Home Economics 102

When one does not watch a lot of television sometimes you have no other choice than to get into really long conversations. 🙂 Papa and I pass many hours talking about life, love, and the pursuit of happiness. We always talk about our dreams. We would love to get far out of the city, find us a few acres and live off the land. To be completely self-sufficient. The small city where we live will not allow us to have chickens. Even though people who live 2 miles away can. Well, as much as we hope one day for our dreams to come true for now it looks like we will have to make do with what we have.

I see so many beautiful blogs of people who are living this dream, but what about the rest of us who live in the city or are not allowed to live off their own land? This brings me to goal # 3. To not be reliant on grocery stores for food.  This, of course, is still a work in progress.

We often wonder with so much hunger in the world why our country decided to grow lawns instead of food? I look across the street at all our neighbors perfectly chemically sprayed green grass and think wow we are wasting SO much land we could be using to grow our own food.

One of the first things Papa and I did when we bought our house was to find the best place to plant a garden with our first crop being tomatoes. Each year we have made our garden a little bigger adding more and more crops. We now have blueberry bushes, potatoes, onions, garlic, broccoli, zucchini, cucumbers and lots of peppers. We hope to add grapes, spinach, and carrots this year.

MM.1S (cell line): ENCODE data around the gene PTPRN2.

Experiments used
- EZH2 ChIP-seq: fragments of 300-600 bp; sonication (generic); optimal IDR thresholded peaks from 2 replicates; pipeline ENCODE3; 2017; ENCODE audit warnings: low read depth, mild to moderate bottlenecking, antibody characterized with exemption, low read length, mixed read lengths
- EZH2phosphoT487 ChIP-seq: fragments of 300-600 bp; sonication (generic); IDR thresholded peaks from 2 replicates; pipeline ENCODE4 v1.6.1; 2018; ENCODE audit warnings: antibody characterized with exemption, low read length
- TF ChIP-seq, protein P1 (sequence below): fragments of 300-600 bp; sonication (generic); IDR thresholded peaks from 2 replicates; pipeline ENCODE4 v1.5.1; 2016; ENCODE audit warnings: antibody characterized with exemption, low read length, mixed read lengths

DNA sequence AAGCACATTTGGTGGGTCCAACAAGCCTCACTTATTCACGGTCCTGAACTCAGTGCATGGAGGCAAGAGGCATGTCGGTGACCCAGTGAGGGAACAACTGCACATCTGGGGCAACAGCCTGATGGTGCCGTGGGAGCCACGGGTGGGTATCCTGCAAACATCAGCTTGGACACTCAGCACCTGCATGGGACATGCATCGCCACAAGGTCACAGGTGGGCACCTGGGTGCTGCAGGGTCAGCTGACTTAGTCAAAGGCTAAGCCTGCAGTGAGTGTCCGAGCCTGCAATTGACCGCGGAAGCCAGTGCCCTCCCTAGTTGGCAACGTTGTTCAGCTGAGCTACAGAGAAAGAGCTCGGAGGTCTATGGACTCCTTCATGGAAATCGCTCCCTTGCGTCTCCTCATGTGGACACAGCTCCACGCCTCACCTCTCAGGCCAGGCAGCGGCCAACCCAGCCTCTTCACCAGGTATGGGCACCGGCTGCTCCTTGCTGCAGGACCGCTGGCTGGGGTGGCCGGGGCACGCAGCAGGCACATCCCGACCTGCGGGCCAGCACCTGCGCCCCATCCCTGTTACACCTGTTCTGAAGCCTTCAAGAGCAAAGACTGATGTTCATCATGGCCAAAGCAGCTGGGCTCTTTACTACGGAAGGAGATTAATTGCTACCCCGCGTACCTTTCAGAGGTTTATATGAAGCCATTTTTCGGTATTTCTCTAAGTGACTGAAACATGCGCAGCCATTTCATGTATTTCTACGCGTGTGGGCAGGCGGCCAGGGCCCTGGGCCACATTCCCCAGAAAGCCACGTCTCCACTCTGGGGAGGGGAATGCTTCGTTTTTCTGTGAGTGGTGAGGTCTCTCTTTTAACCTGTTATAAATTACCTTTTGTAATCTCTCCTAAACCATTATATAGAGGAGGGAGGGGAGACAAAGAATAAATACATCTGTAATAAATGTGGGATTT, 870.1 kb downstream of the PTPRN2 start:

I have learned how to can tomato sauce, and salsa using our crop as well as making bread, muffins, and jam for the freezer. We are now in the process of making room for a “root cellar” in our bedroom. We had a lovely little storage space that connected to our bedroom from the backyard. Papa made a doorway on our bedroom wall to connect it on the inside. We have left the floor concrete, as we live on a slab, and this is the coolest place in our home while using the wood burning stove. Perfect for storing bushels of apples and potatoes during winter.

Okay, what about meat (if you are not a vegetarian)and other things you can’t grow in your yard? Find local farmers in your area and make friends. It truly has been very rewarding to get to know the people who are behind raising the food on our table. We are truly blessed to have SO many local places in our state to purchase food.

Once you find a farmer who believes in the same practices you do (free roaming, organic, and no hormones) see if they offer bulk purchases. Once a year, our family of  (now) 4 saves and purchases 1/2 a steer, 1 hog, 20 chickens, and 1 turkey to last us throughout the year. We believe in using all of the animals that gave its life for us and not just parts.